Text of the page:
Study lends support to prevailing model of Milky Way structure
Results from a new technique designed to map the structure of the Milky Way appear to support the four spiral arm model of our galaxy. A team of researchers from the Federal University of Rio Grande do Sul, Brazil, used data collected by NASA's Wide-field Infrared Survey Explorer (WISE) spacecraft to pinpoint star clusters located in the resource rich environment of the spiral arms, and use them as markers to trace the structure of our galaxy.
The problem we facewhen attempting to map our galaxy revolves around location. Earthsits roughly two thirds out from the galactic center, surrounded byseemingly chaotic yet structured clouds of dense dust that work toobscure our view, and hamper our efforts to gain an in-depthunderstanding of the large scale structure of our galaxy.
Researchershave, to an extent, been able to work around this impediment using avariety of differing observational techniques paired with insightgained from studies of distant spiral galaxies, in order to develop abasic model of our galaxy. Unfortunately the techniques used up tothis point have left this model riddled with blank spots, but here isa brief outline of our galaxy as it is currently understood.
TheMilky Way is a barred spiral galaxy, and at the heart of thisleviathan structure (it is believed) lurks a supermassive black holeknown as Sagittarius A* (SgrA*), with a mass of around 4 million times that of our Sun.Surrounding Sgr A* is a bar-shaped core region, and from this focalpoint extend four spiral arms that harbor vast quantities of dustand gas, the key ingredients for creating a new generation of stars.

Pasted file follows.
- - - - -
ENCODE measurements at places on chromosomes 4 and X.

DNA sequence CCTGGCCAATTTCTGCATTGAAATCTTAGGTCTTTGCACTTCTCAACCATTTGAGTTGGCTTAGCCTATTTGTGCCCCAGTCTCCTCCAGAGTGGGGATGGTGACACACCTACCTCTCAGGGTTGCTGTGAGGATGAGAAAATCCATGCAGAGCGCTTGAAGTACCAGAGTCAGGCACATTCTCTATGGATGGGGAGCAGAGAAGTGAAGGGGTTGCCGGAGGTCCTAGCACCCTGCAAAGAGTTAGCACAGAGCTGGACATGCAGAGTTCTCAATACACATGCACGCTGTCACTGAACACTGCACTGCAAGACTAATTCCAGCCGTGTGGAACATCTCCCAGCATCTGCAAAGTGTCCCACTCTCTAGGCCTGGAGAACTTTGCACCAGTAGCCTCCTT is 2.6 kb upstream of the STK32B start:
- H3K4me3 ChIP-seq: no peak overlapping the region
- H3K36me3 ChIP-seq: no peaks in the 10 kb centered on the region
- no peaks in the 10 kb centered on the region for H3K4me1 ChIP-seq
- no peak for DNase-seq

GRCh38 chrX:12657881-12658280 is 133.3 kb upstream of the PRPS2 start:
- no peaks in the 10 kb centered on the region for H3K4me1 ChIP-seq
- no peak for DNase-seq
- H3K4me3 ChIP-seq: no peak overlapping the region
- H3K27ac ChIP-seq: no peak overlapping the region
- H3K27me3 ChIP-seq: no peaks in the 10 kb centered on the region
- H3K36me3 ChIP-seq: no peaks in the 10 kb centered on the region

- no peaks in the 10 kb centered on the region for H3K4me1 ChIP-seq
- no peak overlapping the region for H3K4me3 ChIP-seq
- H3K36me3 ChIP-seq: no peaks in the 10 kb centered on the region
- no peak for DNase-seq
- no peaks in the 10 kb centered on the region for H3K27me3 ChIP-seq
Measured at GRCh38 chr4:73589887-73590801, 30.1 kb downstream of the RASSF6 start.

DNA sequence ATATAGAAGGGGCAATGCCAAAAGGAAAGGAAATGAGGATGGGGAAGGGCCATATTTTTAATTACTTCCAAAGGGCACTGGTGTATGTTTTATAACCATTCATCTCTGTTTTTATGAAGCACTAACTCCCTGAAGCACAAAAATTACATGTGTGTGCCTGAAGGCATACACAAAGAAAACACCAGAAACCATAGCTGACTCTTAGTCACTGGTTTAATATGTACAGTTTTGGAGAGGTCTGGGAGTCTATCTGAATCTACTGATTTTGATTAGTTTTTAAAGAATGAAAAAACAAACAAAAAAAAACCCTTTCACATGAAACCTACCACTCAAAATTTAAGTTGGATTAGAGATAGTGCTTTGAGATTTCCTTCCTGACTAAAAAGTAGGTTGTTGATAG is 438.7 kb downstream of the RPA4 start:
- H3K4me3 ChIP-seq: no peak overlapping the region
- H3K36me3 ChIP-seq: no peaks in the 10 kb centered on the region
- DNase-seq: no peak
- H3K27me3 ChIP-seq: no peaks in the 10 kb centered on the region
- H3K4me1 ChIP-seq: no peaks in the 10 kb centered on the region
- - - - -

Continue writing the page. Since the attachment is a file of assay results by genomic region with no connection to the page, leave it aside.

"Spiral arms arelike traffic jams in that the gas and stars crowd together and movemore slowly in the arms" states Denilso Camargo, lead author ofthe paper from the Federal University of Rio Grande do Sul, Brazil. "As material passes through the dense spiral arms, it is compressedand this triggers more star formation."
Thefour spiral arms that make up the Milky Way are known as the Perseus,Sagittarius, Scutum-Centaurus, and Outer arms. Our Sun islocated in the Orion Spur, an offshoot of the Perseus spiral arm.
Recently, scientistshave turned to infrared data collected from NASA's WISE telescope inorder to more precisely map the positions of these arms, updating ourview of the galaxy in which we reside. WISE, now re-designated asNEOWISE, has the ability to pierce the dense veils of dust that wouldotherwise obscure our view, allowing researchers to observe starnurseries embedded in the resource rich spiral arms of the Milky Way.
These nurseries givebirth to clusters of stars that represent the ideal markers fortracing the position of spiral arms, as the relatively young groupsof stars have not yet had the time to drift away from the region inwhich they were created. During its operational period as WISE, thetelescope scanned the entire sky, granting researchers vastquantities of data to further hone their model of the Milky Way. Todate, researchers have discovered around 400 dust-shrouded starclusters in the WISE data.
The researchers thencompared the data from WISE with data from the Two Micron All Sky Survey (2MASS) in order to more accurately determine thedistance, and therefore position, of the clusters. The researchersdiscovered that the positions of these markers strengthened theprevailing model of the Milky Way, which asserts that our solarsystem is located in a barred spiral galaxy with four spiral arms.
A paper outlining theresearch is available online at the Monthly Notices of the Royal Astronomical Society.
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